The shells are further crushed and sold to hauling companies for use in driveways and parking lots.

Locating exactly where in the ocean the questionable quahogs were dredged has proven difficult.

"These companies don't like to reveal a good fisheries location," said Williams.

Crushed clamshells are sought by poultry farmers and homeowners for driveways along the Delmarva peninsula because the material is inexpensive.

TOPICS: News/Current Events; US: Delaware; US: District of Columbia; US: New Jersey; US: Virginia
KEYWORDS: kaboom; ordnance; wwi
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To: bikerman

LOL...cherrystones are safe. Nice and tender and too small to swallow a grenade. They're planted bayside anyway.

41 posted on 02/26/2005 2:50:51 PM PST by cake_crumb (Leftist Credo: "One Wing to Rule Them all and to the Dark Side Bind Them")
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To: Blurblogger


42 posted on 02/26/2005 3:46:40 PM PST by null and void (They aren't character flaws, they're character embellishments...)
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To: Professional Engineer

Pre-designated potholes?

43 posted on 02/26/2005 4:03:49 PM PST by SAMWolf (I came. I saw. I stole your tagline.)
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To: Blurblogger
44 posted on 02/26/2005 5:45:42 PM PST by Valin (DARE to be average!)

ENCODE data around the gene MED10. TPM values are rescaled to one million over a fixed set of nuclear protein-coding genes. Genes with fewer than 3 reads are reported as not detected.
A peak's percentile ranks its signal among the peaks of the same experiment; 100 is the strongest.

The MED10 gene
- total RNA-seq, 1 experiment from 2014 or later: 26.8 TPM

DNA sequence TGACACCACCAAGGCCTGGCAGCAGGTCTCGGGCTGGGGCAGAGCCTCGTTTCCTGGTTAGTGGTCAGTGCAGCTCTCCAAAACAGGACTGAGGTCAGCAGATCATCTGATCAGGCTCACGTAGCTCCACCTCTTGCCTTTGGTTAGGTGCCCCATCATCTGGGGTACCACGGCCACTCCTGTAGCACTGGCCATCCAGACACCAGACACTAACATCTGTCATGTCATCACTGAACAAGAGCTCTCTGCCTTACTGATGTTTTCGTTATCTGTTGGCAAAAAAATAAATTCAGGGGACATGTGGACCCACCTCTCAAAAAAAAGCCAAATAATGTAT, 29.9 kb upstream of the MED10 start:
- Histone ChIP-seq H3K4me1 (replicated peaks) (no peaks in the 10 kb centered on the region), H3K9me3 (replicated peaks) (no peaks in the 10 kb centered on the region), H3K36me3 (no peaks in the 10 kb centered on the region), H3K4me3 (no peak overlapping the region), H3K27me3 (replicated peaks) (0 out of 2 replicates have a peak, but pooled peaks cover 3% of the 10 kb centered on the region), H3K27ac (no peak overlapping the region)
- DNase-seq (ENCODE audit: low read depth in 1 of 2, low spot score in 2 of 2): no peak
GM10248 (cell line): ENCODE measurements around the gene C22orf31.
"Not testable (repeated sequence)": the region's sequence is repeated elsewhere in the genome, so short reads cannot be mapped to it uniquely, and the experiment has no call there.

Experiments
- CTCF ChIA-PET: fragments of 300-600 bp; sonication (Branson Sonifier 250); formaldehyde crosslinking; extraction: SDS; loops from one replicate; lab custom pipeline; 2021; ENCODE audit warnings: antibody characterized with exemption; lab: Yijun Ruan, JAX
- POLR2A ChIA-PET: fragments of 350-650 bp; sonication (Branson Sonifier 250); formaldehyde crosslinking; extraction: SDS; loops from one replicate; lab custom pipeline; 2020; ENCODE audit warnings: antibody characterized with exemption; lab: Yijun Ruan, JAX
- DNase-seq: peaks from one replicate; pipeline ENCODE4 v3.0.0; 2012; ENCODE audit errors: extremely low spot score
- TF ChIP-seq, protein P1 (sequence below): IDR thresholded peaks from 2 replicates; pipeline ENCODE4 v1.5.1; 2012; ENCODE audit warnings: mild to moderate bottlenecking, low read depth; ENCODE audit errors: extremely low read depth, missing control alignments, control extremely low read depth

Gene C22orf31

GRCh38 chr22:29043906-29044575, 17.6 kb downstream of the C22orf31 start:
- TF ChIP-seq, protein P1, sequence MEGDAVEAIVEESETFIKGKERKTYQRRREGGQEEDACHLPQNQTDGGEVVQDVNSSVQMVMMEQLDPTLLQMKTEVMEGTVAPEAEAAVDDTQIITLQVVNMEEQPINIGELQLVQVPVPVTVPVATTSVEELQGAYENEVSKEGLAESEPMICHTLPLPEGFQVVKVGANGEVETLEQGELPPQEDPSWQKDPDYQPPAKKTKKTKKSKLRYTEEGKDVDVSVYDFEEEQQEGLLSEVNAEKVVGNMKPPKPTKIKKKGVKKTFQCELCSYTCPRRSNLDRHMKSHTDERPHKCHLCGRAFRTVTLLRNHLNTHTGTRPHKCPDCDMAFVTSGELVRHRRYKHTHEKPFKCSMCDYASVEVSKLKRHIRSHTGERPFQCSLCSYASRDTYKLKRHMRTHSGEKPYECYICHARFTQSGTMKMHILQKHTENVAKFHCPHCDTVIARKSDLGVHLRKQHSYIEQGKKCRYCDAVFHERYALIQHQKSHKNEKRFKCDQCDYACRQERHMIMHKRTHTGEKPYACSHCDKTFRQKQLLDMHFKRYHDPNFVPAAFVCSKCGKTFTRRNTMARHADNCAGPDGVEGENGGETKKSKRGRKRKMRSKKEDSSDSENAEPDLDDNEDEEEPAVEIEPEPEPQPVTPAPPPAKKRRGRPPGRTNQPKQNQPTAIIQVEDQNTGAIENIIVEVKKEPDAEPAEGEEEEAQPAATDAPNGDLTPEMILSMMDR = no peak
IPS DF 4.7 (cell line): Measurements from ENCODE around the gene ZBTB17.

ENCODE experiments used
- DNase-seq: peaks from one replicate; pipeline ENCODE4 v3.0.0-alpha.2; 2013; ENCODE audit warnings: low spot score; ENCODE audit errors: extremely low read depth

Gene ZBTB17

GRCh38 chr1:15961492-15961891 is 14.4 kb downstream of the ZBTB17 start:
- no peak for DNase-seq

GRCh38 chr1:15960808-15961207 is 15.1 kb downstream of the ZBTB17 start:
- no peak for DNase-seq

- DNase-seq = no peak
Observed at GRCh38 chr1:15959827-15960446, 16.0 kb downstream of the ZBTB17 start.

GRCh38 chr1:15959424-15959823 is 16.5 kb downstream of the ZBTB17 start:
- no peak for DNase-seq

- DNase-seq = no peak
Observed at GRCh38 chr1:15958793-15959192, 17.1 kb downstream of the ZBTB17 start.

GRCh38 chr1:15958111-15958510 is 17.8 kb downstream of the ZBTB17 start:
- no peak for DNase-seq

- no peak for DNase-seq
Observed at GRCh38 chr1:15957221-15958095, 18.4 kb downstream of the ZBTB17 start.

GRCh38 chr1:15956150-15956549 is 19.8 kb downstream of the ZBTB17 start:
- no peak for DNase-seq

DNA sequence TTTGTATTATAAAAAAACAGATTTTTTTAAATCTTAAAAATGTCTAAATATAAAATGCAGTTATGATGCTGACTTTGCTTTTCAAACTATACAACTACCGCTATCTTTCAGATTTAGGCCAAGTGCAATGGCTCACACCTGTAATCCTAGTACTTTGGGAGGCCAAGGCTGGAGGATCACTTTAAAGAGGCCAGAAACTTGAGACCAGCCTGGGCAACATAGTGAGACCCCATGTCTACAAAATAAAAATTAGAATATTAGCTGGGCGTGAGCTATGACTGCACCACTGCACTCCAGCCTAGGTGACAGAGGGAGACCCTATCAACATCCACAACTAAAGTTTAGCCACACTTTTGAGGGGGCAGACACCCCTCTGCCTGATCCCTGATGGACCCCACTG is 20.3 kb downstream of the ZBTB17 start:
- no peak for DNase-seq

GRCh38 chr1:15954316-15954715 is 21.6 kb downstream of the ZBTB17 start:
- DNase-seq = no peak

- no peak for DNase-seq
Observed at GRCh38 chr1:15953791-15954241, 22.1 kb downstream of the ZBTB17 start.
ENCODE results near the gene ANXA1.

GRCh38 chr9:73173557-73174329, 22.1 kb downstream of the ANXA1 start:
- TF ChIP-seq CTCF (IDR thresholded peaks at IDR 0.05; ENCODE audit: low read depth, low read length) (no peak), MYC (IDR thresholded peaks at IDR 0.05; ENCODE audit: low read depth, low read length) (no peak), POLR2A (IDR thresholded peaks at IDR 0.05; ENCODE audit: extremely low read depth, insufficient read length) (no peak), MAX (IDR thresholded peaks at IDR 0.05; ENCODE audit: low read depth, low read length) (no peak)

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To: null and void; Goodgirlinred; ValerieUSA; Liz; Velveeta; missyme; PilloryHillary; Lazamataz; ...

Smoother than "Original Kraft Brand Velveeta" on a Mil-Surplus driveway in August! LOL

Note to Laz: Post #34 is how FReepeRomance is done. At least that's what the Moose told me ...

"Baby, You Can Drive My Car..."

45 posted on 02/26/2005 6:46:34 PM PST by The Spirit Of Allegiance (ATTN. MARXIST RED MSM: I RESENT your "RED STATE" switcheroo using our ELECTORAL MAP as PROPAGANDA!)
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To: Blurblogger
Let's fix him up with MoDo. I so want her to have someone to go out with so she can have some fun! I like cheese. My dad was from Wisconsin. :) Aren't you married? I don't go out with married men!
46 posted on 02/26/2005 6:54:47 PM PST by Goodgirlinred ( GoodGirlInRed Four More Years!!!!!)
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To: Goodgirlinred

I'm single...a FReeper Household of one. Meet me in the deli section by the American cheese! ;)

47 posted on 02/26/2005 7:10:12 PM PST by The Spirit Of Allegiance (ATTN. MARXIST RED MSM: I RESENT your "RED STATE" switcheroo using our ELECTORAL MAP as PROPAGANDA!)
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To: Blurblogger
LOL! Ok. I will see you there! I can't wait. :)
48 posted on 02/26/2005 7:21:38 PM PST by Goodgirlinred ( GoodGirlInRed Four More Years!!!!!)
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To: Tijeras_Slim; cake_crumb
Yup - up until a few years ago it was very common here - my grandfather's long lane was mostly clamshells.

In fact in the town I live in (Denton) there was an old plant that manufactured clothing buttons by punching them out of the shells. Its parking lot (it's now an office building) is the only one with clamshells now that I know of.

49 posted on 02/26/2005 8:43:54 PM PST by Heatseeker ("I sort of like liberals now. They’re kind of cute when they’re shivering and afraid." - Ann Coulter)
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To: cake_crumb

When I was a navy squid living in Hampton, VA they were always finding unexploded bombs and grenades at Buckroe Beach. It was usually in the springtime.

50 posted on 02/27/2005 6:55:10 AM PST by Excuse_My_Bellicosity (Please leave a message after the burp....)
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To: Blurblogger


51 posted on 02/28/2005 10:11:07 AM PST by Velveeta